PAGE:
When selling a house experts talk about ‘kerb appeal’ and in retail stores ‘window dressing’ is essential in attracting shoppers. In both cases the superficial objective is to make the house or shop contents look more appealing, but beyond that there are many objectives based around desirability, scarcity, footfall, value/price positioning and on it goes.
What do kerb appeal and window dressing have to do with exit planning and ownership succession?
Promoting and presenting an attractive business increases desirability and supports better sale values. At the end of the day, we are dealing with the basic principles of how to successfully sell a product or service – in this case your company. There are a lot of aspects to consider – that is why you need an exit plan. One aspect is that potential acquirers will want to find out about your proposition and how you present information about your business to your customers.
One of the first places they will look is your website and they may consider:
- Is it easy for website visitors (potential customers) to find out about what you do?
- Do you know who is visiting your website?
- Does your website fulfil its purpose e.g. information, sign-posting, lead generation or online sales?
- Is the website attractive, professional and engaging?
- How does it compare to your competitors’ websites?
- Is the content up to date (as this helps build trust between you and your customers?
If your website is not up to scratch, what does this say about your company – are there other areas of your business that are also out of date, therefore making it less attractive to a potential buyer?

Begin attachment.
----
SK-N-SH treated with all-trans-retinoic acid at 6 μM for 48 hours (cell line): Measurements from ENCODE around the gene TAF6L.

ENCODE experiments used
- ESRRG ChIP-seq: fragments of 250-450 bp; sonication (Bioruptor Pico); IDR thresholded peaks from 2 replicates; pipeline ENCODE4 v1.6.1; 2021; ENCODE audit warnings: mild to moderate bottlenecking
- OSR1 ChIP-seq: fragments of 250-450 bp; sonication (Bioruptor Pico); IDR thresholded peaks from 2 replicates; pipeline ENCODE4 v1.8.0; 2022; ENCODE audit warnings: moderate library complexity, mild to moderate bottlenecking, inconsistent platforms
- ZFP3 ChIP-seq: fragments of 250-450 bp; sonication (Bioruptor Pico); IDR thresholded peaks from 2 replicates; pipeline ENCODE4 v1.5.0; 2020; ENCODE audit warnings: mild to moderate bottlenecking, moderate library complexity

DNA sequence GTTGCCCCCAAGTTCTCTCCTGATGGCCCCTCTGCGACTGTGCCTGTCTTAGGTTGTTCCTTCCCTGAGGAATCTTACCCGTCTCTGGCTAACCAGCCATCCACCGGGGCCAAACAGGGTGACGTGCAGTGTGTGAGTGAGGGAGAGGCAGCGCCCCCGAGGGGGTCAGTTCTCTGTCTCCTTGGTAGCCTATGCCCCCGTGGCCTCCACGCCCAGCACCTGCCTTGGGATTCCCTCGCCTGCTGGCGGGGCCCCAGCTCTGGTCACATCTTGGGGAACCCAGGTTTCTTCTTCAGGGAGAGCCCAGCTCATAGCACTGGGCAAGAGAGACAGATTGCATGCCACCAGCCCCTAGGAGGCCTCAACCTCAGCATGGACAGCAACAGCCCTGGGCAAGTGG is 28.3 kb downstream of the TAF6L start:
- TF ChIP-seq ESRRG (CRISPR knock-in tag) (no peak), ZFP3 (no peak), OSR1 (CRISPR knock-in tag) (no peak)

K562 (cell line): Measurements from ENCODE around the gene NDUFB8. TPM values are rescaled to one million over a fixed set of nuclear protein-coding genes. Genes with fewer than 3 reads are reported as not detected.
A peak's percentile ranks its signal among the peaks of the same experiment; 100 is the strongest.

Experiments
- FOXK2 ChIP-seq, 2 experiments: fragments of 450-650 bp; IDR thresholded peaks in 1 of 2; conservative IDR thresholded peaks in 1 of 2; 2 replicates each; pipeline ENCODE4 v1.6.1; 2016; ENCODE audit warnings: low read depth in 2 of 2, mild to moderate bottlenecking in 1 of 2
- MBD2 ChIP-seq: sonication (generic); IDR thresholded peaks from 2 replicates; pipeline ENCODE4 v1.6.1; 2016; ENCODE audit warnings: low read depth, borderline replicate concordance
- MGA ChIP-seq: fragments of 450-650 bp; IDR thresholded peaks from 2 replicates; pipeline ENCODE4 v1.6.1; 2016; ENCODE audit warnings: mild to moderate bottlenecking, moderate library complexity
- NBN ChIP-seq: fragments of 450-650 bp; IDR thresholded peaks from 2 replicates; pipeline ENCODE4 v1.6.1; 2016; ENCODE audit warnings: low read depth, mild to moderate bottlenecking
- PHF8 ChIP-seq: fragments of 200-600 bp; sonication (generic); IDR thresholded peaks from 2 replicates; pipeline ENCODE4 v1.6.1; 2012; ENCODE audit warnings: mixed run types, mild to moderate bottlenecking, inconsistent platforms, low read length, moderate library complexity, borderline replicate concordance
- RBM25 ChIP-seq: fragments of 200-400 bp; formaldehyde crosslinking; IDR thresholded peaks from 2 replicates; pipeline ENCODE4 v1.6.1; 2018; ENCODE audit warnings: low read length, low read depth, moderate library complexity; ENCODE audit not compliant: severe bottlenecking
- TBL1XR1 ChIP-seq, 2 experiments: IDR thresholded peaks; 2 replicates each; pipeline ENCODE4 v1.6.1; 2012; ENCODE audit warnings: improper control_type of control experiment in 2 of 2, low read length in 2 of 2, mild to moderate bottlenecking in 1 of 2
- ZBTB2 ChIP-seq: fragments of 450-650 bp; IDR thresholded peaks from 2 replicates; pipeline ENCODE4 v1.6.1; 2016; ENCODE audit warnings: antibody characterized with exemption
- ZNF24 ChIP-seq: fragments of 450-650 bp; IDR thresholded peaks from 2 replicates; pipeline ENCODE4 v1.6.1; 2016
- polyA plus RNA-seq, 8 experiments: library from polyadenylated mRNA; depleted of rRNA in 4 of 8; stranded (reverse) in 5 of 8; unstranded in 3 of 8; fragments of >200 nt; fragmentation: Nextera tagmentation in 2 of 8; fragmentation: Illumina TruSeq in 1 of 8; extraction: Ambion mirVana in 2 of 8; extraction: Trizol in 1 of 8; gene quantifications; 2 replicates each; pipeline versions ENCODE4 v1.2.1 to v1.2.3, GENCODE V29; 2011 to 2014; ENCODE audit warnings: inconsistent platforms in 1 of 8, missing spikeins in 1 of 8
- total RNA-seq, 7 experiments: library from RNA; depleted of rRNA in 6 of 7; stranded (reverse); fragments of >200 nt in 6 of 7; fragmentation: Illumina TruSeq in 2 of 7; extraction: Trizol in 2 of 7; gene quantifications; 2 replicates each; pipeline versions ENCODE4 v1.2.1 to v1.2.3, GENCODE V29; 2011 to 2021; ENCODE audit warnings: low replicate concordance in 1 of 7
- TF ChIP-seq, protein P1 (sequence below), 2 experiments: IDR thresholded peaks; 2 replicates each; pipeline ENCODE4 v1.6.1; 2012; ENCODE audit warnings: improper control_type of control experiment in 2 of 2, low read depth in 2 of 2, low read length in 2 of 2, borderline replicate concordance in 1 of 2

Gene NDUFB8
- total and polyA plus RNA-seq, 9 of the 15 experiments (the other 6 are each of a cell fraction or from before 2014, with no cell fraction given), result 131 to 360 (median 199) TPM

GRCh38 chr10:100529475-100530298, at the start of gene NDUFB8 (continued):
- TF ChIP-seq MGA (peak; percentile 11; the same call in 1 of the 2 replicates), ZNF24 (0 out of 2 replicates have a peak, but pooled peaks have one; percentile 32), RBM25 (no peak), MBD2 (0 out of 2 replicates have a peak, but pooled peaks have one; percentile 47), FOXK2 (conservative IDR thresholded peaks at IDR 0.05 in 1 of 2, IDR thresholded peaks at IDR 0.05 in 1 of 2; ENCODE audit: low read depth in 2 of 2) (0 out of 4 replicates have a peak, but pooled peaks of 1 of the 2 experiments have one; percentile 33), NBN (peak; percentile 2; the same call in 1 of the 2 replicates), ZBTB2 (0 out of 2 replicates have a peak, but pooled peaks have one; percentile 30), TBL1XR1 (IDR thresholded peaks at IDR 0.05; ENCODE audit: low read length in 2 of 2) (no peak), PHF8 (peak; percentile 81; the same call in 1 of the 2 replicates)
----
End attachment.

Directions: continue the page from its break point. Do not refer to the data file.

Of course with any sale there is an argument that a buyer wants to see ‘potential’ and therefore relatively low cost improvements, for example to the website, are not going to put off a buyer who is more interested in the fundamentals of the business. And in any case, as with houses, some people love a ‘doer upper’ project! On the other hand, a well presented business is likely to be seen as a reflection of a well-run company so why not start on the front foot in any potential sale or investment discussion?
In conclusion your website does have a bearing on how your business is viewed and that will in turn influence the perception of its desirability and attractiveness. Will a fantastic website result in a better exit – maybe. Will a poor or non-existent website detract from your exit, again, maybe. But why take the risk? The potential value you gain from a well-presented business via a good website is likely to dwarf the relatively small investment in having a well-designed and maintained website.
Do you need help presenting your business in the best possible way? Contact Henchards to start the ball rolling.